Jul 18 2011
Kingdom Breweries dubs itself as the only “premium” Cambodian beer. They’ve no stiff competition in that department — no matter how drinkable they are, one can hardly pretend that Angkor or Klang are the result of careful boutique brewing. Kingdom, on the other hand, is a true microbrewery. Their current capacity is small, at just 10,000 hectolitres. They brew three batches two days a week, but in future plan to up their capacity to 50,000 hectolitres. Although it bills itself as a Cambodian beer and is brewed in Cambodia, 99% of the components, from the hops to the bottles to the cardboard boxes, have had to be imported due to the lack of high-quality local availability. This contributes to a higher price — around town Kingdom usually goes for $2.50 per bottle, about twice the price of an Angkor beer.
Kingdom, which opened in September 2010, was originally intended as a beer for expats, German-born brewmaster Peter Haupenthal explained. “In the beginning we thought that the foreigners, the expats, would be our customers. But there aren’t enough so we are also catering to locals.” This means that they haven’t released the Kingdom Bitter that they had once hoped to. “The locals won’t drink it, it’s too bitter,” Haupenthal said, a little sadly.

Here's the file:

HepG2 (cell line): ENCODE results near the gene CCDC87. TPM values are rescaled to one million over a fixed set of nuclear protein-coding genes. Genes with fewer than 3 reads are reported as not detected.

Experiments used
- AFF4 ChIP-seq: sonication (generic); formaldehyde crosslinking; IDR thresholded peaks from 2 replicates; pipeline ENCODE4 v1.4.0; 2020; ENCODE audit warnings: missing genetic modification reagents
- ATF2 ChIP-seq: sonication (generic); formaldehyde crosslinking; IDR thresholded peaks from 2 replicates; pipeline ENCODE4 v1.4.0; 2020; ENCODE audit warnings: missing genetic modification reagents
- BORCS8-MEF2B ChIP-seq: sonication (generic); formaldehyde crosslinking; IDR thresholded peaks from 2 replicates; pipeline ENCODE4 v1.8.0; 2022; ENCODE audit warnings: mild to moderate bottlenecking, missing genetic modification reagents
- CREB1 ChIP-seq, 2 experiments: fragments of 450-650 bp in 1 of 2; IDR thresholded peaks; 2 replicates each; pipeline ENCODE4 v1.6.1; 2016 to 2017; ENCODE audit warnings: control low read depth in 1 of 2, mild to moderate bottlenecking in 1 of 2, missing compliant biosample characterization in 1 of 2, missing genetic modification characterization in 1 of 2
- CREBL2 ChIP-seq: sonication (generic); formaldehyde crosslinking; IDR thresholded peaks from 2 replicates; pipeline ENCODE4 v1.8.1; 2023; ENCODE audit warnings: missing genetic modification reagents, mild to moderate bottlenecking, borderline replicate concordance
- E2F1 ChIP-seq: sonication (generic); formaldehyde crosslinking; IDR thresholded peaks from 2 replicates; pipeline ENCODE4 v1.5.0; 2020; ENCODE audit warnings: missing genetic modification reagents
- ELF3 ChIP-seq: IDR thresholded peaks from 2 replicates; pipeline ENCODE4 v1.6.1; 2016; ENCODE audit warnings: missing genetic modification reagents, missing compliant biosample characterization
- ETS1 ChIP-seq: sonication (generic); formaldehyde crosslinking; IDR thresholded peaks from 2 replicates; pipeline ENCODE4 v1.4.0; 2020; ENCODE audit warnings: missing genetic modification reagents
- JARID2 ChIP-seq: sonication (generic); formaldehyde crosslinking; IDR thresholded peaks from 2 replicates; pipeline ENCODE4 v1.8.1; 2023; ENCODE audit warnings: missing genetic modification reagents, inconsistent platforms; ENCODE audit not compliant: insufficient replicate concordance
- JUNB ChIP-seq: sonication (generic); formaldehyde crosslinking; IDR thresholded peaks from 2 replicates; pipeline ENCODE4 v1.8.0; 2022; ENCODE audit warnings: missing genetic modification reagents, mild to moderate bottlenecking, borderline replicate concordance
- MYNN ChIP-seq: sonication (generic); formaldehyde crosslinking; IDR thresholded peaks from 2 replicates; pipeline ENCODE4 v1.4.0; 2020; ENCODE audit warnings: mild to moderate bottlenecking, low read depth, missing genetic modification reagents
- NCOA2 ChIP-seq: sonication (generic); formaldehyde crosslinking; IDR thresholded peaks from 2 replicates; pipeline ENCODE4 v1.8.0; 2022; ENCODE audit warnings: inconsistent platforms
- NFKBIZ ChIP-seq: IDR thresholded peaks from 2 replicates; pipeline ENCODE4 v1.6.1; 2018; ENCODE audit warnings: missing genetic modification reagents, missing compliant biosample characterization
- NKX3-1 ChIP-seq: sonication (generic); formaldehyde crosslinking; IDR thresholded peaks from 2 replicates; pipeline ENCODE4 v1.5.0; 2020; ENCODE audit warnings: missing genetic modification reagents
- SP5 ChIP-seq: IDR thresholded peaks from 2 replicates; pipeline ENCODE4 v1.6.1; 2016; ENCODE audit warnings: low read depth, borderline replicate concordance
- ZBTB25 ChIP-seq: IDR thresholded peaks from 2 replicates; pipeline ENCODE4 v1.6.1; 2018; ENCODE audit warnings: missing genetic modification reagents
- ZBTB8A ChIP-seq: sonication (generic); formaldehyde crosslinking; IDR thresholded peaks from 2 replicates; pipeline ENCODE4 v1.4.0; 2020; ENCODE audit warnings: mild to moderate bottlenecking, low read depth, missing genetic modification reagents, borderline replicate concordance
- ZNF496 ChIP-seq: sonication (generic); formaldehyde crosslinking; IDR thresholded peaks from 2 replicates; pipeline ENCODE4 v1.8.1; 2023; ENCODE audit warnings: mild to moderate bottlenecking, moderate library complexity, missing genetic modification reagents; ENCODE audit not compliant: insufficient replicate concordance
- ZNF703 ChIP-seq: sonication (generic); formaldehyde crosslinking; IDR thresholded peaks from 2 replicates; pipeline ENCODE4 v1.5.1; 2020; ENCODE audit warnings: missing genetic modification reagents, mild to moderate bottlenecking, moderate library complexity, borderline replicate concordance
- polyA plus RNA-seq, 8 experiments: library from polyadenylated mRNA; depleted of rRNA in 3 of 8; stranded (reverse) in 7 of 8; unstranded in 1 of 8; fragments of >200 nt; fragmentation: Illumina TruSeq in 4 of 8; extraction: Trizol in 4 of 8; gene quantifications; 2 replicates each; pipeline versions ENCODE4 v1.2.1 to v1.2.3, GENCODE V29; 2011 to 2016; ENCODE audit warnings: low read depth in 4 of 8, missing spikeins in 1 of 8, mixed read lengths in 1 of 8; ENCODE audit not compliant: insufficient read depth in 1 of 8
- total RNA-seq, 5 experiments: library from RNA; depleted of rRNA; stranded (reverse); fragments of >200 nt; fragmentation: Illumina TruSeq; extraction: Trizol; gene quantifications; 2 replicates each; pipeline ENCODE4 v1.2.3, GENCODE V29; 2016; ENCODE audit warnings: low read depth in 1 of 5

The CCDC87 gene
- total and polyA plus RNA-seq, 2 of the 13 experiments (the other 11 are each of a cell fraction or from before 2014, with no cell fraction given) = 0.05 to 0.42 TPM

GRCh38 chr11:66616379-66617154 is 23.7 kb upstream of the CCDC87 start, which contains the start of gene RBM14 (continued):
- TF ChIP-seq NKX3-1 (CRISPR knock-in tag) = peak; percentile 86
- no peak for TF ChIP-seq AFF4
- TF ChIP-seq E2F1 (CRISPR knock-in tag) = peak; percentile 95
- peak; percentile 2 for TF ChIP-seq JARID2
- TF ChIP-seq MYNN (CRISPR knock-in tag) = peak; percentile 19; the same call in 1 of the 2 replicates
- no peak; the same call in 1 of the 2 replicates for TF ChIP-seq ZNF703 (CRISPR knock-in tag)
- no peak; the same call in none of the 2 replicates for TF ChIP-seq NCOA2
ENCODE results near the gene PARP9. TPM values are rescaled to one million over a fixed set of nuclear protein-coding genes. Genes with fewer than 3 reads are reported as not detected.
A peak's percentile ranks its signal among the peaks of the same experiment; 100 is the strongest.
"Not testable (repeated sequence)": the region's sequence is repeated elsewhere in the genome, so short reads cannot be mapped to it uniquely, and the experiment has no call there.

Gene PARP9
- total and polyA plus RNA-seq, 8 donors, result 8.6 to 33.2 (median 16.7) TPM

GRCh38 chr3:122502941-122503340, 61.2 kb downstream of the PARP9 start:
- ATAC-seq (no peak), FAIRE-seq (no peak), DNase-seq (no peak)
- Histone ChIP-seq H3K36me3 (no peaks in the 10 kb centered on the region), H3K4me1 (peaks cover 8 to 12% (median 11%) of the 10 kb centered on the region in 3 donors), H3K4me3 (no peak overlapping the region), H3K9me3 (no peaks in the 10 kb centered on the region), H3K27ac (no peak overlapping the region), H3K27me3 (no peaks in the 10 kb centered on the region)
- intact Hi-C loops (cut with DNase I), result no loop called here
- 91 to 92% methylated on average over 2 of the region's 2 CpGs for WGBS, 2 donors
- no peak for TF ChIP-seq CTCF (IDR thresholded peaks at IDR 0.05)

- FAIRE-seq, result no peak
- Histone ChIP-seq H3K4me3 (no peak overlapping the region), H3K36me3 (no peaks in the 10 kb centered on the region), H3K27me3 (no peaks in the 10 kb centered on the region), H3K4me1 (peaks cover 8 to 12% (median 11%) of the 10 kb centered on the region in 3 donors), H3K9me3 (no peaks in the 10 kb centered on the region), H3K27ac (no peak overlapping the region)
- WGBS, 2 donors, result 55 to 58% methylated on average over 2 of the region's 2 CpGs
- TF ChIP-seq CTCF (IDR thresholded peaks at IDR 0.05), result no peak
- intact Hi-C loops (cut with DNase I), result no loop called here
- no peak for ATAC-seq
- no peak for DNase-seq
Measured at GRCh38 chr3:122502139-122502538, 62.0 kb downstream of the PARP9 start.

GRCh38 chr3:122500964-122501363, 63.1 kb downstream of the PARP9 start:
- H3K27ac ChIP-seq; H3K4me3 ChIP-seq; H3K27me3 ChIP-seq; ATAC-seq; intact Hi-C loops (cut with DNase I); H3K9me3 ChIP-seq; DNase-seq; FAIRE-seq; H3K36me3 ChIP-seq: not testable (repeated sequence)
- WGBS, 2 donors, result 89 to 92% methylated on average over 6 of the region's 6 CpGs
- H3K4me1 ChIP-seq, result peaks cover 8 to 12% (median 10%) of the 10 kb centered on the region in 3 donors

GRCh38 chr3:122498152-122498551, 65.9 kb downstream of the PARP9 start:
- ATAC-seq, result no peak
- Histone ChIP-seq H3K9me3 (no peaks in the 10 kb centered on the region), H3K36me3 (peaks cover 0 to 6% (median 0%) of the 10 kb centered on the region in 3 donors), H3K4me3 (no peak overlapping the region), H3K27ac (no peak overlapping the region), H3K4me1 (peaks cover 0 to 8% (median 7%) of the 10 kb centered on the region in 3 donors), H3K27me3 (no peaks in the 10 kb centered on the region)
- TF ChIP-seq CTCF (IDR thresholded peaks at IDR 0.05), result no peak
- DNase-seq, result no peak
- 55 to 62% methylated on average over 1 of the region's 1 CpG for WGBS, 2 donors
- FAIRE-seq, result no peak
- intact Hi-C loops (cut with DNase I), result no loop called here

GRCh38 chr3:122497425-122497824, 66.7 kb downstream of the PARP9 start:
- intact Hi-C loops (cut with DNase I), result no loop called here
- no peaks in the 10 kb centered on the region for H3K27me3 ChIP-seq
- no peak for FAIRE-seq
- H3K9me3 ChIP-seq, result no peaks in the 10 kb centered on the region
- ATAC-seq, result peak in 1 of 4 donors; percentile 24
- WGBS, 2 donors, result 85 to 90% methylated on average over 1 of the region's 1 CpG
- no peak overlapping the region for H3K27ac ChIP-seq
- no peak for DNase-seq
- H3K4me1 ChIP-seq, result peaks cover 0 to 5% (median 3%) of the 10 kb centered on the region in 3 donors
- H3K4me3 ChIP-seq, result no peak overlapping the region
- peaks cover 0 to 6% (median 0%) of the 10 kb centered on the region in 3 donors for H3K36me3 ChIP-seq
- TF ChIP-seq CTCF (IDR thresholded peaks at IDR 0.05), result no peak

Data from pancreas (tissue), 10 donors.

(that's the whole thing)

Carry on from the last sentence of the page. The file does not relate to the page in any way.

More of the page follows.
You’ll get to try a bottle of the bitter on the tour, which is conducted by Haupenthal, as well as a yet-to-be-bottled dark ale, which most on our tour agreed was far more impressive than the pilsner that has already made it to market.
The tour costs $6 and covers the brewing and production process. It ends in the Kingdom Breweries bar, which overlooks the Tonle Sap river and is an ideal place to spend an afternoon. Haupenthal is eager to chat with beer lovers about his brews, as well as hand out samples of his creations and discuss future plans, which might even include a mango-flavoured beer. Depending on how long you decide to stay in the bar, the tour takes about 45 minutes (although mine somehow took three hours).
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